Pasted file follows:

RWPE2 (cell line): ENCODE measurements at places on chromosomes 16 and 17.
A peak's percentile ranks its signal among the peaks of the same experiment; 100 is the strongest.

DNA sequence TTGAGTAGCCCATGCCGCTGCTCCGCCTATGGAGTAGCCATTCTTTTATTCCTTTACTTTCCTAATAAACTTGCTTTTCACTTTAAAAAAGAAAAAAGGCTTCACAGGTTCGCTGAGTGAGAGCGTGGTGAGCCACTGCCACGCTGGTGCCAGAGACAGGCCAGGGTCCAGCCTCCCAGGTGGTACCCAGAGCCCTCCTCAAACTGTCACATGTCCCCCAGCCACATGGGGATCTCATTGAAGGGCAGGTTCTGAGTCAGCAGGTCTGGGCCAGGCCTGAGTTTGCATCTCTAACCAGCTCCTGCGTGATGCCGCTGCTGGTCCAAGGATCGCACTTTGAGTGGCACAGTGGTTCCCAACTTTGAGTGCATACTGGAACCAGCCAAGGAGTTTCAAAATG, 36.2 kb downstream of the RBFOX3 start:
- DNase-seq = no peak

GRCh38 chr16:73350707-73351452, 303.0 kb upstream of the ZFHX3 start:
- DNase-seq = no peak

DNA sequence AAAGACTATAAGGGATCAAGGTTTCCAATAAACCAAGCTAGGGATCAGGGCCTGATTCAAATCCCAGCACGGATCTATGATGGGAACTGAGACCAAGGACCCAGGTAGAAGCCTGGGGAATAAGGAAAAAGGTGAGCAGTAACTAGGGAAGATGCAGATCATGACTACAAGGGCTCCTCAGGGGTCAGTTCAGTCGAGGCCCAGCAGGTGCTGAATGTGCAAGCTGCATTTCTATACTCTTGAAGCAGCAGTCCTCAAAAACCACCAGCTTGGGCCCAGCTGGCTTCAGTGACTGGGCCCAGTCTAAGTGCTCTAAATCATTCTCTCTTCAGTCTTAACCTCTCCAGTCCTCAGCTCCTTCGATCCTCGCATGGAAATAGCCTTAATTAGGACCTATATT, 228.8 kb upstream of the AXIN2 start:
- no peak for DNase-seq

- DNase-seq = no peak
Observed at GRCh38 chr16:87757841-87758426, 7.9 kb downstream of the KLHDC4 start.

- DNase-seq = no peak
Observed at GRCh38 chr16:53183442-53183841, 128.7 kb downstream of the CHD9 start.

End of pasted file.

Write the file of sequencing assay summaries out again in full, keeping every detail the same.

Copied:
RWPE2 (cell line): ENCODE measurements at places on chromosomes 16 and 17.
A peak's percentile ranks its signal among the peaks of the same experiment; 100 is the strongest.

DNA sequence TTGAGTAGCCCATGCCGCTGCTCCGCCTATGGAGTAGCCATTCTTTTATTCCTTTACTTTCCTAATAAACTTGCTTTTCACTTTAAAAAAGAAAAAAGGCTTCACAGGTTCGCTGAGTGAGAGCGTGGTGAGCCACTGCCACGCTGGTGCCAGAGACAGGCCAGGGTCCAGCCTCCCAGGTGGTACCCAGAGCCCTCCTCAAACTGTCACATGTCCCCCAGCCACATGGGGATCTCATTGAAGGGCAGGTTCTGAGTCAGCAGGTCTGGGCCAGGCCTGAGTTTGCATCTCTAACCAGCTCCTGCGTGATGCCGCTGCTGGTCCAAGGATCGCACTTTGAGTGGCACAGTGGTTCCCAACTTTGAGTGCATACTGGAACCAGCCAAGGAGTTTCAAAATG, 36.2 kb downstream of the RBFOX3 start:
- DNase-seq = no peak

GRCh38 chr16:73350707-73351452, 303.0 kb upstream of the ZFHX3 start:
- DNase-seq = no peak

DNA sequence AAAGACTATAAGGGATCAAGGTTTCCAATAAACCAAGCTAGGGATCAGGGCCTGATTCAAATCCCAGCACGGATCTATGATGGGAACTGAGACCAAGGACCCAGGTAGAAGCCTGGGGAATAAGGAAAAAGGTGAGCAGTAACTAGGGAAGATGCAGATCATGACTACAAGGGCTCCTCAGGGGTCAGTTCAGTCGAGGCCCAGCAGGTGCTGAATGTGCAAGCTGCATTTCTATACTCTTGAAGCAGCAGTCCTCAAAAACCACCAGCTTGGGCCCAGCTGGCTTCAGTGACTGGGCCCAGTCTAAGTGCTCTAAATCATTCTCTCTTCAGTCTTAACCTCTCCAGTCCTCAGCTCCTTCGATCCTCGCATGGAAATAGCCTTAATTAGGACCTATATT, 228.8 kb upstream of the AXIN2 start:
- no peak for DNase-seq

- DNase-seq = no peak
Observed at GRCh38 chr16:87757841-87758426, 7.9 kb downstream of the KLHDC4 start.

- DNase-seq = no peak
Observed at GRCh38 chr16:53183442-53183841, 128.7 kb downstream of the CHD9 start.